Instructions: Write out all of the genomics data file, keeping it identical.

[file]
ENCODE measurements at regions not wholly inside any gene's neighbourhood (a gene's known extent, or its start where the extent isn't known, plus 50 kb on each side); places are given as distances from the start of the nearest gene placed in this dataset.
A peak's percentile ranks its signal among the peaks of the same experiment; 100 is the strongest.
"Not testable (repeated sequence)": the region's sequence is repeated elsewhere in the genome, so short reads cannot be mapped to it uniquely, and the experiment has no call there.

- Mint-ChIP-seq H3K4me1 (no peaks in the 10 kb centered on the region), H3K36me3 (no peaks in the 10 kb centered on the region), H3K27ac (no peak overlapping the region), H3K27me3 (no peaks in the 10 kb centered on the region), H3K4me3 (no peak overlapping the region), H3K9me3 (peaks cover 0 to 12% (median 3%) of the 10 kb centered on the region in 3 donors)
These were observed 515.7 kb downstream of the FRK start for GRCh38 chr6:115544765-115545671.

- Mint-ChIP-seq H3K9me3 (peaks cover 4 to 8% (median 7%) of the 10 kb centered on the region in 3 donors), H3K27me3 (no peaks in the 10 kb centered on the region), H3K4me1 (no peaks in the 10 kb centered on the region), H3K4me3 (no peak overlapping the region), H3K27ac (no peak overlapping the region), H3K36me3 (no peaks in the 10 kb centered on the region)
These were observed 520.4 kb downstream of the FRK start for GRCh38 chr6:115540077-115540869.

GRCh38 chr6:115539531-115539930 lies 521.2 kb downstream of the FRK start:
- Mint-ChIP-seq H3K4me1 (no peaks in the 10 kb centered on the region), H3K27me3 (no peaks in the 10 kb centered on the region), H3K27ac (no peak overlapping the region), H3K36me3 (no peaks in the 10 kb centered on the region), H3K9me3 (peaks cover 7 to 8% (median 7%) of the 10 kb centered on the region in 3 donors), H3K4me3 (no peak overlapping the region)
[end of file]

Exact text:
ENCODE measurements at regions not wholly inside any gene's neighbourhood (a gene's known extent, or its start where the extent isn't known, plus 50 kb on each side); places are given as distances from the start of the nearest gene placed in this dataset.
A peak's percentile ranks its signal among the peaks of the same experiment; 100 is the strongest.
"Not testable (repeated sequence)": the region's sequence is repeated elsewhere in the genome, so short reads cannot be mapped to it uniquely, and the experiment has no call there.

- Mint-ChIP-seq H3K4me1 (no peaks in the 10 kb centered on the region), H3K36me3 (no peaks in the 10 kb centered on the region), H3K27ac (no peak overlapping the region), H3K27me3 (no peaks in the 10 kb centered on the region), H3K4me3 (no peak overlapping the region), H3K9me3 (peaks cover 0 to 12% (median 3%) of the 10 kb centered on the region in 3 donors)
These were observed 515.7 kb downstream of the FRK start for GRCh38 chr6:115544765-115545671.

- Mint-ChIP-seq H3K9me3 (peaks cover 4 to 8% (median 7%) of the 10 kb centered on the region in 3 donors), H3K27me3 (no peaks in the 10 kb centered on the region), H3K4me1 (no peaks in the 10 kb centered on the region), H3K4me3 (no peak overlapping the region), H3K27ac (no peak overlapping the region), H3K36me3 (no peaks in the 10 kb centered on the region)
These were observed 520.4 kb downstream of the FRK start for GRCh38 chr6:115540077-115540869.

GRCh38 chr6:115539531-115539930 lies 521.2 kb downstream of the FRK start:
- Mint-ChIP-seq H3K4me1 (no peaks in the 10 kb centered on the region), H3K27me3 (no peaks in the 10 kb centered on the region), H3K27ac (no peak overlapping the region), H3K36me3 (no peaks in the 10 kb centered on the region), H3K9me3 (peaks cover 7 to 8% (median 7%) of the 10 kb centered on the region in 3 donors), H3K4me3 (no peak overlapping the region)